Eric Martin exited the locker room donning a famous Nebraska Blackshirts practice uniform.
They’re back – both the uniforms and the playing style that warrants them.
Nebraska held Michigan to less than 100 yards rushing and 100 yards passing on Saturday. While Denard Robinson missed more than half the game because of an injury, it was apparent on the field that the Huskers were playing dominant defense, even with Robinson in the game.
Michigan’s wide receivers couldn’t get free, and when they did, they only showed glimpses of their elite talent, and running back Fitzgerald Toussaint struggled all game, earning just 2.5 yards per carry.
The Huskers were, in a lot of ways, riding the momentum they left Evanston with last week. Husker coach Bo Pelini felt so good about his team coming out of last Saturday’s win against Northwestern that he gave out the Blackshirt uniforms at Tuesday’s practice. The players themselves, however, felt like they hadn’t earned them, so they shelved the uniforms.
After Saturday’s game, a 23-9 win against the Wolverines, Martin felt no shame walking out of the locker room in the jersey. Rightfully so – the Huskers earned them.
The Blackshirts have come to symbolize improvement more than just a dominant defense. A team only earns them when Pelini feels like the unit has shown enough improvement and has shored up the issues it needs to improve upon.
Tackling was the biggest problem early in the season. An early season loss against UCLA was a nightmare in terms of tackling. Saturday against Michigan, there were no clear missed tackles, at least none that resulted in big plays.
Then came the issue of defending against mobile quarterbacks. The Huskers were gutted by Braxton Miller at Ohio State, who rushed for 200 yards. Since then, Nebraska has faced two of the best in the Big Ten – Kain Colter and Denard Robinson – and has held both fewer than 100 yards in their time on the field.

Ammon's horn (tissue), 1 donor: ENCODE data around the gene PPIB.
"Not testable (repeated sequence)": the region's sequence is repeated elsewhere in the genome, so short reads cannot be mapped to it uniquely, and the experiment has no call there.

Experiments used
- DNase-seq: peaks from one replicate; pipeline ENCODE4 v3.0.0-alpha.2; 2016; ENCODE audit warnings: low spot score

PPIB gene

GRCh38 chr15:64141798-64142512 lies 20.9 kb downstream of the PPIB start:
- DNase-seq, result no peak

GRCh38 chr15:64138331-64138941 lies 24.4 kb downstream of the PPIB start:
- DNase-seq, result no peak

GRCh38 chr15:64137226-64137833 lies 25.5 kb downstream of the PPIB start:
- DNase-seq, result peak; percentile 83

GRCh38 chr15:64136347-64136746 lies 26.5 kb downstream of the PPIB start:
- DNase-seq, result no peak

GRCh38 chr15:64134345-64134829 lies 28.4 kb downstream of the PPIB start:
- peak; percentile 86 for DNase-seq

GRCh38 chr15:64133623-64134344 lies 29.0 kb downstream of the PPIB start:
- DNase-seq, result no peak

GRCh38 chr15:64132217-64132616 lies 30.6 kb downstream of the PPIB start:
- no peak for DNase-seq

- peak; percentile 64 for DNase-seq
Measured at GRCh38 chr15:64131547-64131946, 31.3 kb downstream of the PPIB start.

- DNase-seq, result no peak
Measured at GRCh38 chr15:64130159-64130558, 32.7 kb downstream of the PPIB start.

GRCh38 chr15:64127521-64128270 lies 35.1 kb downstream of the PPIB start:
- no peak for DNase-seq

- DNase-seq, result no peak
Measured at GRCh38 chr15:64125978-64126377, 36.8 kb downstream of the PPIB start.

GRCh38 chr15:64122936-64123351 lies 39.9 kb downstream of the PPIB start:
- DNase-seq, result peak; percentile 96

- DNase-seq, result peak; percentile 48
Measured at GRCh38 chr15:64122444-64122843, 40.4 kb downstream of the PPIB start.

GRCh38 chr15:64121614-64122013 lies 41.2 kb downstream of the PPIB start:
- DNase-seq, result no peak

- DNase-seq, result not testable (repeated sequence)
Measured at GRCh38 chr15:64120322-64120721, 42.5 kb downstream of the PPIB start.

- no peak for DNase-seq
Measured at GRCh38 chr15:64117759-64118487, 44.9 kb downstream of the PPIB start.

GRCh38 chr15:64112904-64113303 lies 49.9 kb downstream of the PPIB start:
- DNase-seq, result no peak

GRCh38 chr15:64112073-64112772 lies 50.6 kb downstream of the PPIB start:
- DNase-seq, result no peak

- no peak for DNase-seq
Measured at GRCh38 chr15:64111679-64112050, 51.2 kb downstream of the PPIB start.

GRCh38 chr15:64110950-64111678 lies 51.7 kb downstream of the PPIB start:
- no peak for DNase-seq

Another flawed element of the defense was turnovers. Many people, including coaches and players, expressed disappointment with the lack of turnovers generated by the defense, who had a habit of dropping interceptions. Saturday, the Huskers hauled in three, two of which resulted in points on the ensuing drive.
The players acted maturely, delaying the acceptance of the Blackshirts a game until they felt they truly earned them. On Saturday, they came out and proved the three biggest issues had been cleared up and the unit had shown the improvement it needed to in order to earn the Blackshirts.
Now, the defense is still far from perfect. While the uniforms and the honor that come with them provide a nice morale boost to the team, the defense still has to prove it deserves them every week.
The defense is still flawed in many ways. Much of the time Saturday, the Huskers couldn’t generate a pass rush, especially from their front four defensive linemen. Michigan’s offensive line manhandled the Huskers, and if the defense wants to step up to an elite level, it can’t allow opposing quarterbacks more than five seconds in the pocket like it did against the Wolverines.
In addition to the pass rush, penalties have plagued this team. Helmet-to-helmet hits and pass interference flags seem to come out on a game-to-game basis for this squad. Unforced errors can be crushing to a team when everything else is going right.
The Blackshirts have made good progress, and they’ve definitely shown they are mature and developed enough to don the jerseys, but the process is far from complete. All it takes is one bad game and it’s back to square one.
Chris Peters is a senior journalism/advertising & public relations major. Reach him at email@example.com